This is a quick version of Spicy Peanut Ginger Kale Salad from, one of my favorite salads of all time.


The only challenge with the original is that it contains a few “weird” ingredients not everyone has around in her pantry. These are: fresh ginger, pickled ginger, tahini, agave and rice vinegar. I keep a great variety of things on hand for vegan cooking, but I realize many people don’t.

The dressing for the original also has 12 ingredients, too many for the busy cook. I cut this version down to 6 ingredients.

I’ll continue to make the long version, because I LOVE it, but this will do in a pinch:

Spicy Peanut Ginger Kale Salad


(Serves 6)

For the salad:

One very large bunch kale, cleaned, de-ribbed and ripped into bite-sized pieces
One half red onion diced
One-half cup chopped peanuts

For the dressing:

Three tablespoons chunky peanut butter
One tablespoon soy sauce
One teaspoon dried ginger
Two tablespoons vinegar
One-eighth to one-quarter teaspoon cayenne
Two teaspoons maple syrup


1. Place the kale, onion and peanuts in a large salad bowl.

2. In a small saucepan, measure–approximately–the dressing ingredients. In other words, just eyeball everything. There is no need for precision.

3. Melt the dressing ingredients over medium heat, stirring until everything is combined. (Thin the dressing with water if necessary.)

4. Let the dressing cool just a little, and then pour over the salad ingredients. Toss gently.

Warning: Don’t just pour ALL the dressing on top of the salad. Pour some, toss, and decide whether you need more. The amount necessary will depend on how much kale you have. Set extra dressing aside in the refrigerator for another time if you have it.

Vegan Fool

No, it’s not my new nickname, silly!

It’s a dessert, and I thought it would be a perfect post for today!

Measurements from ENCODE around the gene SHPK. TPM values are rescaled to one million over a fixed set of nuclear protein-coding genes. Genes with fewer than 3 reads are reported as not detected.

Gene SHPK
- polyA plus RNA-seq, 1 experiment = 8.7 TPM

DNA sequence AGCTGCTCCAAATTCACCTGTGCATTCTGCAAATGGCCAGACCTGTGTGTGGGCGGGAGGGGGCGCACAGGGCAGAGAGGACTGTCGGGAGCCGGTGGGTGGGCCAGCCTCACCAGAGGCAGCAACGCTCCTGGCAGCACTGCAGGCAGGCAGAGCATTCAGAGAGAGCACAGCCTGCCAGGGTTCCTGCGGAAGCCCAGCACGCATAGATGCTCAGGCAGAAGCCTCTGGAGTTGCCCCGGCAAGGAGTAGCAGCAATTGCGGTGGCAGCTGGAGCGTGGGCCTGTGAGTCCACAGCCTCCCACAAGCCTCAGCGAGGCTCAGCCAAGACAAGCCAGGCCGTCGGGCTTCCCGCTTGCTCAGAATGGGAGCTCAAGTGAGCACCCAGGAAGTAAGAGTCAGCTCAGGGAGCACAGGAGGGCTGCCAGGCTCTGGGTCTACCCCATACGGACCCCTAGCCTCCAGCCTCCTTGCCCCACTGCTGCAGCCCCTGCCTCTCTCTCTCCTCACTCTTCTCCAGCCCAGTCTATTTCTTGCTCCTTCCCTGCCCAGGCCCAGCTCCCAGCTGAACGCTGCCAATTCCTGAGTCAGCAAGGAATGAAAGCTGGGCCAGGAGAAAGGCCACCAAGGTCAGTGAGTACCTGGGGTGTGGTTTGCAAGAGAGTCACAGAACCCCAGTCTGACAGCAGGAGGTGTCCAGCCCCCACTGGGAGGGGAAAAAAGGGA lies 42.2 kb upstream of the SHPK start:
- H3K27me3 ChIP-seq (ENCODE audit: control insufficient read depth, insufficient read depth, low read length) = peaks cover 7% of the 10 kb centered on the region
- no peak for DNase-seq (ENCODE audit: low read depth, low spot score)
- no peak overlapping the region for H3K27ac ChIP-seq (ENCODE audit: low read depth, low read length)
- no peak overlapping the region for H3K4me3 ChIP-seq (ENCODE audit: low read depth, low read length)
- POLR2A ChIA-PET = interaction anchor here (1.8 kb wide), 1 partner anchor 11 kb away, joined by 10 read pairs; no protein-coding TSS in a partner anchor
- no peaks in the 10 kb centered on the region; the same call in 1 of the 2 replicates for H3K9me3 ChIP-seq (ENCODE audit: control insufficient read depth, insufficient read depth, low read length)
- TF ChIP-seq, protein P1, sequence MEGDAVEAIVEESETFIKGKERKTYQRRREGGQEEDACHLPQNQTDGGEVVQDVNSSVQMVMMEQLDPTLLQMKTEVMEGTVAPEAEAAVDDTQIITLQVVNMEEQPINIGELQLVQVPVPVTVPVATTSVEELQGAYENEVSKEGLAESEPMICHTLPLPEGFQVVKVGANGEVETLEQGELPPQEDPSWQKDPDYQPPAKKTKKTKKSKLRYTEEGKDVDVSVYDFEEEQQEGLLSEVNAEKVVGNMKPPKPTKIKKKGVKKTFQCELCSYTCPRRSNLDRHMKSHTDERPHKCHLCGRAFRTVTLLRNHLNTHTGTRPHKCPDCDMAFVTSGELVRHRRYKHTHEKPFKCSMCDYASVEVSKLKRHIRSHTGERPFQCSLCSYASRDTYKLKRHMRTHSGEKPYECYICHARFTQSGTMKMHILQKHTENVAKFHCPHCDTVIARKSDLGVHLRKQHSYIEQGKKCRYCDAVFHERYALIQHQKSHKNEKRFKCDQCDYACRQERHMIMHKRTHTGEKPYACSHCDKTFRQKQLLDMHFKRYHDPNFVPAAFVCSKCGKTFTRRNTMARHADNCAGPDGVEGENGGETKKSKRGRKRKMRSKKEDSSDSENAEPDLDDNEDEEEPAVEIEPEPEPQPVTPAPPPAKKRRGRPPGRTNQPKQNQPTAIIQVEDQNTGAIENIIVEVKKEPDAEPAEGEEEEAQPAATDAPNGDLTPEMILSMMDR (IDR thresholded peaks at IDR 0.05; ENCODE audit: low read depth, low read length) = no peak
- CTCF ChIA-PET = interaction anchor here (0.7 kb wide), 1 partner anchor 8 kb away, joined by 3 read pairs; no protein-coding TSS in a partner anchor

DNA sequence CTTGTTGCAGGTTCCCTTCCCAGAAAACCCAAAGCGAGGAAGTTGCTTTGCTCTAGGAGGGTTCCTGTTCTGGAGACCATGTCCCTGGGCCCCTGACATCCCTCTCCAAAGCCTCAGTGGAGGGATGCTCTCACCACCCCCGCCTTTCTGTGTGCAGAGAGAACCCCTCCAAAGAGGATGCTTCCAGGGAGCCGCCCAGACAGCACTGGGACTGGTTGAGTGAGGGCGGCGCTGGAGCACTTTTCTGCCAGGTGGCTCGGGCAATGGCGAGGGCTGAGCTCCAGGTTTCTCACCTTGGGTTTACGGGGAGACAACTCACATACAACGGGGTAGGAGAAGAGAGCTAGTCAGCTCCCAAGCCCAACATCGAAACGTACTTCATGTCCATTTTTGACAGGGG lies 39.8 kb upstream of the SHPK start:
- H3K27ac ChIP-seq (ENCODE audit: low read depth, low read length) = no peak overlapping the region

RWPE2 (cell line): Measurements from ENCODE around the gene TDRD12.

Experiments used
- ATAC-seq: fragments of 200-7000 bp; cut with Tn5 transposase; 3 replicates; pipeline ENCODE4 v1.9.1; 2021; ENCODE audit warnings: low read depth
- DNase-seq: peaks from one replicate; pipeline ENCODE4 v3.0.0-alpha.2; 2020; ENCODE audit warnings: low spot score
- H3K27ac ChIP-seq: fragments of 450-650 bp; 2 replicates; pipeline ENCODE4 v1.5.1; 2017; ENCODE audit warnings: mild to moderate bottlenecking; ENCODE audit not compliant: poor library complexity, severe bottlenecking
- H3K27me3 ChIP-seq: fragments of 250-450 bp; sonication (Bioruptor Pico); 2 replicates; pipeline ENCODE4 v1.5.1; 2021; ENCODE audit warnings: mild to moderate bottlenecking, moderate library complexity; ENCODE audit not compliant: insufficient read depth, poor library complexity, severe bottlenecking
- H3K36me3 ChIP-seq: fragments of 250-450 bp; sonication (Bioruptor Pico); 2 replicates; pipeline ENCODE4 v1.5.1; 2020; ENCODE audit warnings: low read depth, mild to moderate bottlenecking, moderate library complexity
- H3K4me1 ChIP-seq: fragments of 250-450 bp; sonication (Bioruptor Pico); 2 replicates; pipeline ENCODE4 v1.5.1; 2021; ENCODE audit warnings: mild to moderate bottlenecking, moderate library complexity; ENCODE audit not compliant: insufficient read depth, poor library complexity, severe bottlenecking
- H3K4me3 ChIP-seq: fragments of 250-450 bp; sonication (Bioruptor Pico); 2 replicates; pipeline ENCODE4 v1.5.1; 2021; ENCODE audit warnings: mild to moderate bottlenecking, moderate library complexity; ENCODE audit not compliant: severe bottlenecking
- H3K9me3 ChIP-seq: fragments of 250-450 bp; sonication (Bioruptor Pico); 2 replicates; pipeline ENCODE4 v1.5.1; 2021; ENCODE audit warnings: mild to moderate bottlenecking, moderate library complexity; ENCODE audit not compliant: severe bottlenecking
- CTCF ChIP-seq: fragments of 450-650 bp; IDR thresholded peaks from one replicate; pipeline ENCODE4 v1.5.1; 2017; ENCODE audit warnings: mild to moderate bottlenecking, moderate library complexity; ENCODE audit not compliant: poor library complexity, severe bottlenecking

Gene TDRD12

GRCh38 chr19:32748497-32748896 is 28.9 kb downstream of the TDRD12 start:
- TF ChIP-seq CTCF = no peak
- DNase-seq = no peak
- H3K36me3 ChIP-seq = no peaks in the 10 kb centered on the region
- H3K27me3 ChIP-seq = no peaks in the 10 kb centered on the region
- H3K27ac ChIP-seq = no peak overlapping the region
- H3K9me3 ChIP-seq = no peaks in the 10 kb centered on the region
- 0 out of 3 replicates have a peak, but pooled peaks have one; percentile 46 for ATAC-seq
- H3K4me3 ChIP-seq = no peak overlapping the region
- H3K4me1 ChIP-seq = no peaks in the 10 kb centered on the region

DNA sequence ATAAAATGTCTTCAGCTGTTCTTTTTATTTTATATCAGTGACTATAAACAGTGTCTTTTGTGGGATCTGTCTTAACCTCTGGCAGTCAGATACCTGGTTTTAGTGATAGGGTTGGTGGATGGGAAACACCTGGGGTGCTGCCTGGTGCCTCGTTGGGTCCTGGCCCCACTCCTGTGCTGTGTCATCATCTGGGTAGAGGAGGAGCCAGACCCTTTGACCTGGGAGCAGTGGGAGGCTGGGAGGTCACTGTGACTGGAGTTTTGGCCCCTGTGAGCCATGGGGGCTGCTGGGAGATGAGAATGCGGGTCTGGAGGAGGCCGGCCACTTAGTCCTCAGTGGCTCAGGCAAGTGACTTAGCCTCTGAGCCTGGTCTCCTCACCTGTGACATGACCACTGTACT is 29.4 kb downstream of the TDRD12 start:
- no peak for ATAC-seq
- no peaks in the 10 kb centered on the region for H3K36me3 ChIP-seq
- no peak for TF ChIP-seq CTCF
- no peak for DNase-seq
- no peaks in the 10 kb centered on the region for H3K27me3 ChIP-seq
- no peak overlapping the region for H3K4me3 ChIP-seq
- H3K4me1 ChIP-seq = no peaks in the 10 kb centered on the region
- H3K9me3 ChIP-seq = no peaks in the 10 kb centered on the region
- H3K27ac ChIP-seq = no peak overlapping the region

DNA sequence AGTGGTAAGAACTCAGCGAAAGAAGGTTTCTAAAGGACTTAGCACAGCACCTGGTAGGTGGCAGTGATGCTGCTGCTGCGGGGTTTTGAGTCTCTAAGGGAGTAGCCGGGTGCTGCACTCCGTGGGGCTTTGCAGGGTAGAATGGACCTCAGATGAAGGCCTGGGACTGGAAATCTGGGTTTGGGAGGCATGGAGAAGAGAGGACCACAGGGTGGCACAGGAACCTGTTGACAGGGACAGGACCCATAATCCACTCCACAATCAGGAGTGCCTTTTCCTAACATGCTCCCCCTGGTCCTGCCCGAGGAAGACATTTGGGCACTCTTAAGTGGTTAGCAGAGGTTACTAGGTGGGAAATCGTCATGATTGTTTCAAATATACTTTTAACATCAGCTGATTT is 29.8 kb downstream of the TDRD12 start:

I love it when the vegan version of a recipe is BETTER than its animal-based counterpart. Vegan fool is a prime example.

First of all, what is vegan fool?

You: You’re writing the post. You tell us. 
Me: Yes, but I always like to ask. It’s polite!
You: But you know we don’t know, and you know you know. We also know we don’t know and that you know, otherwise you wouldn’t write about it. You know? That’s foolish.
Me: First of all, who’s foolish? Second of all, I ALWAYS write stuff I don’t know about. 

OK, take a guess (a or b) which vegan fool am I writing about today? Is it:

a) a dessert made by folding pureed stewed fruit into whipped coconut cream (based on an English dessert, which traditionally uses custard or whipped cream?)

b) someone who writes a blog about vegan food expecting everyone to convert to a vegan diet ASAP based on how appetizing everything looks?

OK, stop making fun of me! It’s “a!” The answer is “a.”

I’m making strawberry fool, but you can substitute any kind of berries.

Vegan Strawberry Fool

(Serves 4)


2 pints strawberries (hold 4 strawberries back for topping)
One-quarter cup granulated sugar
Three tablespoons fresh lemon juice
One 13-14 oz. can FULL FAT coconut milk, refrigerated overnight
One teaspoon vanilla
One-quarter cup powdered sugar


1. Add the berries to a bowl, adding the granulated sugar and lemon juice, letting it sit or 10 minutes.

2. Add the berry mixture to a food processor, and process until smooth. Pour mixture into a sieve or strainer and drain thoroughly. Use a spoon to coax out the liquid.

3. Remove the coconut can from the refrigerator. Flip the can upside down. (Don’t look at me that way. Just do it!) Open the can and pour off the liquid at the top (previously, the bottom) of the can and reserve the liquid for another use. Place the remaining coconut milk (which will be the consistency of a very heavy cream) into a standing mixer. Whip the cream for 5 minutes or so. After five minutes, add the powdered sugar and the vanilla to the coconut cream. Whip for a few minutes more until everything is fully incorporated until things look fluffy.

4. Fold the strawberries carefully into the cream.

5. Spoon the fool into individual glasses. Top each serving with a sliced strawberry.

6. Feed it to the dogs.

7. Ha! Fooled you! DO NOT feed it to the dogs. They DO NOT deserve it.


What To Do With Spring Greens (Part Two): Dandelion

Yesterday, I shared tips for preparing broccoli rabe, a spring green also known as rapini.

Today, I’ll discuss dandelion greens, also known as Easter Weed:


OK, dandelion greens are NOT also known as Easter Weed; I just made that up!